The film I was coproducing wrapped two weeks ago while I was abroad for spring break. Now all I have to do is record some budget stuff, plan the wrap party, and distribute DVDs in a couple of months.
I caught up with the director during our screenwriting class the week after spring break to see how the shoots went. Apparently they were crazy. They had limited time, a lack of actors and crew, and completely modified shots. I always felt a little badly when we had to modify something. You have to be flexible on a film shoot, but there is a line that you can cross that sacrifices the integrity of the film, and I was always concerned that the demands for flexibility would force the director to make choices she didn't want. I think that filming anything is a huge accomplishment, but I think that this film will turn out great and will update when I see the finished product.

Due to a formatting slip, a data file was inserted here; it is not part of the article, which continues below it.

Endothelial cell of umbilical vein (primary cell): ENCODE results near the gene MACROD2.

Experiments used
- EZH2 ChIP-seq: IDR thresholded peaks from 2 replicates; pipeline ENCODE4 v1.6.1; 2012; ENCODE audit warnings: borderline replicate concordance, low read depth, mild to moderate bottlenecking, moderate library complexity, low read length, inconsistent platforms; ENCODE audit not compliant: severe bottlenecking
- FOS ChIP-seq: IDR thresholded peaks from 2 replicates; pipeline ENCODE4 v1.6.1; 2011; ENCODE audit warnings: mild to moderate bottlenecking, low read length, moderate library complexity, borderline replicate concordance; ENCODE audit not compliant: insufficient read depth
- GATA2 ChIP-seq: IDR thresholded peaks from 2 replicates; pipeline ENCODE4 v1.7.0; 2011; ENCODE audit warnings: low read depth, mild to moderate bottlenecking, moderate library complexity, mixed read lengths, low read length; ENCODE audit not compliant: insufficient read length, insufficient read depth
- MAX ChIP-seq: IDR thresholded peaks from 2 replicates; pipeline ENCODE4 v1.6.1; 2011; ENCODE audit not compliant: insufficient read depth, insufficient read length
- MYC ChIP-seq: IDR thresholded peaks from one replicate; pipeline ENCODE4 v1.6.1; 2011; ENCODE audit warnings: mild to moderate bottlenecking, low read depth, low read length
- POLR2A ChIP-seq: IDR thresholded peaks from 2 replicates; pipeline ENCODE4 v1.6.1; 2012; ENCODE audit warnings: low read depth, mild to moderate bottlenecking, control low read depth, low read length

One of the things we talked about is how the finished product never matches what we imagine. I think it's a struggle every artist goes through, the moment the realize that nothing they ever produce will be as good as what they envisioned. It's really discouraging at first. My stories are never as good as they are when I'm working them out in my head. It's like failing every time you go to work. I think that it's something every artist has to make peace with if they're actually going to make art a life-long pursuit. But just because you it seems like you'll never reach your ideal doesn't mean that you don't closer and closer each time you pick up a camera or sit down at your computer or mix your paints. And just because I'm probably never going to get to the level of emotional, intellectual, crafted brilliance I desire in my stories doesn't mean I'm not going to get pretty darn close sometime. Perfection isn't the result of genius (at least not for me). Perfection is the result of hard work. And with that in mind, I can reconcile my ideal with the result a whole lot more easily.
It just sucks for everyone else, because you will never know how good the story actually is. : )